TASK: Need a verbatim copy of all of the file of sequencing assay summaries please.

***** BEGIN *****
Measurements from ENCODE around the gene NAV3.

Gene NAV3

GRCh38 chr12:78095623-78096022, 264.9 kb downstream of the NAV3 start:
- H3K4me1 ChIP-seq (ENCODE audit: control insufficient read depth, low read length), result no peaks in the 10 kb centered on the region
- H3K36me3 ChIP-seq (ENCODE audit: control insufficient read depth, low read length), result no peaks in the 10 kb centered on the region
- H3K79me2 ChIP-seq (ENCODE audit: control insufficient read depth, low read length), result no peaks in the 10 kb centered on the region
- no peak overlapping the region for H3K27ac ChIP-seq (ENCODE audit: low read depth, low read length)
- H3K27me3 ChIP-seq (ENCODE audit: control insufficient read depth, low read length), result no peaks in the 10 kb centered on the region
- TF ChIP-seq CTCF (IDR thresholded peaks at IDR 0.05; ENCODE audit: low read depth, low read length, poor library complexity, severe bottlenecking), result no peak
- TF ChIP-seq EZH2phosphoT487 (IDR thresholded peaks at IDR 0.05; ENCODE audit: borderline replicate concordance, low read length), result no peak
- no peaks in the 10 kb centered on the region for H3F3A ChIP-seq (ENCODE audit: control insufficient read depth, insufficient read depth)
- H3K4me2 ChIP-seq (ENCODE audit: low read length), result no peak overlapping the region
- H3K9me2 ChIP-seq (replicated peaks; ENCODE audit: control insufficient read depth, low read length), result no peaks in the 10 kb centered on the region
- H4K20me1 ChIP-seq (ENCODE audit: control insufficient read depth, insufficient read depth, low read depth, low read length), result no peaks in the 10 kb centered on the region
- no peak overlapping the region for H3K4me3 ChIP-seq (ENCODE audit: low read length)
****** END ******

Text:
Measurements from ENCODE around the gene NAV3.

Gene NAV3

GRCh38 chr12:78095623-78096022, 264.9 kb downstream of the NAV3 start:
- H3K4me1 ChIP-seq (ENCODE audit: control insufficient read depth, low read length), result no peaks in the 10 kb centered on the region
- H3K36me3 ChIP-seq (ENCODE audit: control insufficient read depth, low read length), result no peaks in the 10 kb centered on the region
- H3K79me2 ChIP-seq (ENCODE audit: control insufficient read depth, low read length), result no peaks in the 10 kb centered on the region
- no peak overlapping the region for H3K27ac ChIP-seq (ENCODE audit: low read depth, low read length)
- H3K27me3 ChIP-seq (ENCODE audit: control insufficient read depth, low read length), result no peaks in the 10 kb centered on the region
- TF ChIP-seq CTCF (IDR thresholded peaks at IDR 0.05; ENCODE audit: low read depth, low read length, poor library complexity, severe bottlenecking), result no peak
- TF ChIP-seq EZH2phosphoT487 (IDR thresholded peaks at IDR 0.05; ENCODE audit: borderline replicate concordance, low read length), result no peak
- no peaks in the 10 kb centered on the region for H3F3A ChIP-seq (ENCODE audit: control insufficient read depth, insufficient read depth)
- H3K4me2 ChIP-seq (ENCODE audit: low read length), result no peak overlapping the region
- H3K9me2 ChIP-seq (replicated peaks; ENCODE audit: control insufficient read depth, low read length), result no peaks in the 10 kb centered on the region
- H4K20me1 ChIP-seq (ENCODE audit: control insufficient read depth, insufficient read depth, low read depth, low read length), result no peaks in the 10 kb centered on the region
- no peak overlapping the region for H3K4me3 ChIP-seq (ENCODE audit: low read length)